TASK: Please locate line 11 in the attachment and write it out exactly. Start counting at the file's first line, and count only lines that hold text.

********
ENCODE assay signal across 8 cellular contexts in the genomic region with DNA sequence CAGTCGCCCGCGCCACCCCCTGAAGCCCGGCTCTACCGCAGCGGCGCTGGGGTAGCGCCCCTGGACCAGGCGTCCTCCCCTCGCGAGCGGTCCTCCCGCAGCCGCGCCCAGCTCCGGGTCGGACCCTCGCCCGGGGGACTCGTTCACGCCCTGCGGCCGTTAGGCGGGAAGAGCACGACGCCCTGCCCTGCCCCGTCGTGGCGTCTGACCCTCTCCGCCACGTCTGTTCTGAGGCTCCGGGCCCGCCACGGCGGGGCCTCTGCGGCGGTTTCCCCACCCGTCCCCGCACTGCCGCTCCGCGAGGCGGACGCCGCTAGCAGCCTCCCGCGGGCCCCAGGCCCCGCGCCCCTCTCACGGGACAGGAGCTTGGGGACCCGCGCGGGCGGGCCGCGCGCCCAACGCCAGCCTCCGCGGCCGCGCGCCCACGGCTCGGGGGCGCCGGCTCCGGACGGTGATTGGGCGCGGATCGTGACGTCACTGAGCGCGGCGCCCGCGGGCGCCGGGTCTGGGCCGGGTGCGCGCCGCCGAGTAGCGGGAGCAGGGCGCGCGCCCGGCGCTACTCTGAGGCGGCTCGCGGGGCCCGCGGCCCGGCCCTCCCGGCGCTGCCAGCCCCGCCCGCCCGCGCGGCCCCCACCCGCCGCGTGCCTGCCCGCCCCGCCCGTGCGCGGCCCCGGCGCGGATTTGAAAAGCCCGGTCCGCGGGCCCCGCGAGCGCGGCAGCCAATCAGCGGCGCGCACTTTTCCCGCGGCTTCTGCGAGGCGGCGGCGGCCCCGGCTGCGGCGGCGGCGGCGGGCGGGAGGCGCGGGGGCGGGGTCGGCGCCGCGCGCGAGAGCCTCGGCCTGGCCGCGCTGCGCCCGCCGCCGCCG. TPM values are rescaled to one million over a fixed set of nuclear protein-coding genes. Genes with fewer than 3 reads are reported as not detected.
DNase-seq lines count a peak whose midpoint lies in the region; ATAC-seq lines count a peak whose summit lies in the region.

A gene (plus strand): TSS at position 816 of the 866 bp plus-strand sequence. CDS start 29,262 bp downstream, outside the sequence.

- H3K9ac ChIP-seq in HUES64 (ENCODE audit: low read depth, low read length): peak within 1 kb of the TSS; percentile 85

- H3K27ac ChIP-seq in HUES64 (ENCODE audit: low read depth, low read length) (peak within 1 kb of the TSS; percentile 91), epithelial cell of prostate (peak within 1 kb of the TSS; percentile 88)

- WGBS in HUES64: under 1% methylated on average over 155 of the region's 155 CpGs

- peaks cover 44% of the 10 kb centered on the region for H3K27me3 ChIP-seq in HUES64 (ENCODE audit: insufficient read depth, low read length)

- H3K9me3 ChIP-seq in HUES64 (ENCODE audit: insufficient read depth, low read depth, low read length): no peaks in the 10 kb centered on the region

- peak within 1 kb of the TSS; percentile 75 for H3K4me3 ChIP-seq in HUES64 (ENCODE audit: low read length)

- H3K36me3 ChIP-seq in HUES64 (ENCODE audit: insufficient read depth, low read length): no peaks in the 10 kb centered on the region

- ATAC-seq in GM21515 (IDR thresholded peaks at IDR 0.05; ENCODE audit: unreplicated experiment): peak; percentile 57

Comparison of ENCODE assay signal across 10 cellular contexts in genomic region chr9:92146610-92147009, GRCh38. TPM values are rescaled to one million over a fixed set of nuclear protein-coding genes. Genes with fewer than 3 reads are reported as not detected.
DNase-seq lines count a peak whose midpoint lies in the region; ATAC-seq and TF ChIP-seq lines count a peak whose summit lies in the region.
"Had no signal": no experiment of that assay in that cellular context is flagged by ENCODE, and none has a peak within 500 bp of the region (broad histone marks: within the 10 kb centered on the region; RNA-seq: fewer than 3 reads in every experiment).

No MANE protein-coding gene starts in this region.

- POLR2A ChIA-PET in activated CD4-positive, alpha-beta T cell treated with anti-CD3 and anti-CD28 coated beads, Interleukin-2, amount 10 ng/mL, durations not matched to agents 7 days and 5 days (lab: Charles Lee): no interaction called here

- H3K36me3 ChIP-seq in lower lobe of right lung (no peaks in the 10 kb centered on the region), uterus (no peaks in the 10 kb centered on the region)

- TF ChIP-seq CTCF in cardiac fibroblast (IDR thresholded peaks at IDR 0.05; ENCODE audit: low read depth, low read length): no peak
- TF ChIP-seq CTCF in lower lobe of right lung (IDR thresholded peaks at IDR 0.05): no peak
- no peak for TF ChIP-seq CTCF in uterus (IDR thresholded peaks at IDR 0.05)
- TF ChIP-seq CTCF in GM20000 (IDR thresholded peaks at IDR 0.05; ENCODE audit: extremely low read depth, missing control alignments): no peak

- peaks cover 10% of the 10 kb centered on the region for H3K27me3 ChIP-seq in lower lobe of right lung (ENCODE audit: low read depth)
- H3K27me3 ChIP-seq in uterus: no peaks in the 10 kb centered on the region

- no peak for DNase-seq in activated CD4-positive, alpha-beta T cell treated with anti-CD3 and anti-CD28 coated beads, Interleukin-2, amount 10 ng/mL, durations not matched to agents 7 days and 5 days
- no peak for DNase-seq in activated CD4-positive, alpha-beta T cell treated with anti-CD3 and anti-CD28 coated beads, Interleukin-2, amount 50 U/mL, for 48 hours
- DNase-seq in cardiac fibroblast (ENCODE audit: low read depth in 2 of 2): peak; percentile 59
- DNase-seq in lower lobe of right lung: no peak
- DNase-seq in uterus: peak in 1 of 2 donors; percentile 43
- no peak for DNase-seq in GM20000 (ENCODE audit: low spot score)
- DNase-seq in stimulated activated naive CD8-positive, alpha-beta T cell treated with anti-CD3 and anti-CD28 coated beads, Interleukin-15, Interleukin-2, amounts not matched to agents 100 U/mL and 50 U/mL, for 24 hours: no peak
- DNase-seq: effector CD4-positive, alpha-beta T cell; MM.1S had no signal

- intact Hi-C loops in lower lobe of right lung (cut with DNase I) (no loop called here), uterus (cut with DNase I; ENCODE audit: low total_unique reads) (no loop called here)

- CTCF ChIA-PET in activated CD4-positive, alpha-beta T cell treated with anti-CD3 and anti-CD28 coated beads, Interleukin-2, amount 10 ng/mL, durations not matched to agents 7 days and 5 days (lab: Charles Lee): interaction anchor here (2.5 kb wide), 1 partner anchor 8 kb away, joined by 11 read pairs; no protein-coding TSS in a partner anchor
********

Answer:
- ATAC-seq in GM21515 (IDR thresholded peaks at IDR 0.05; ENCODE audit: unreplicated experiment): peak; percentile 57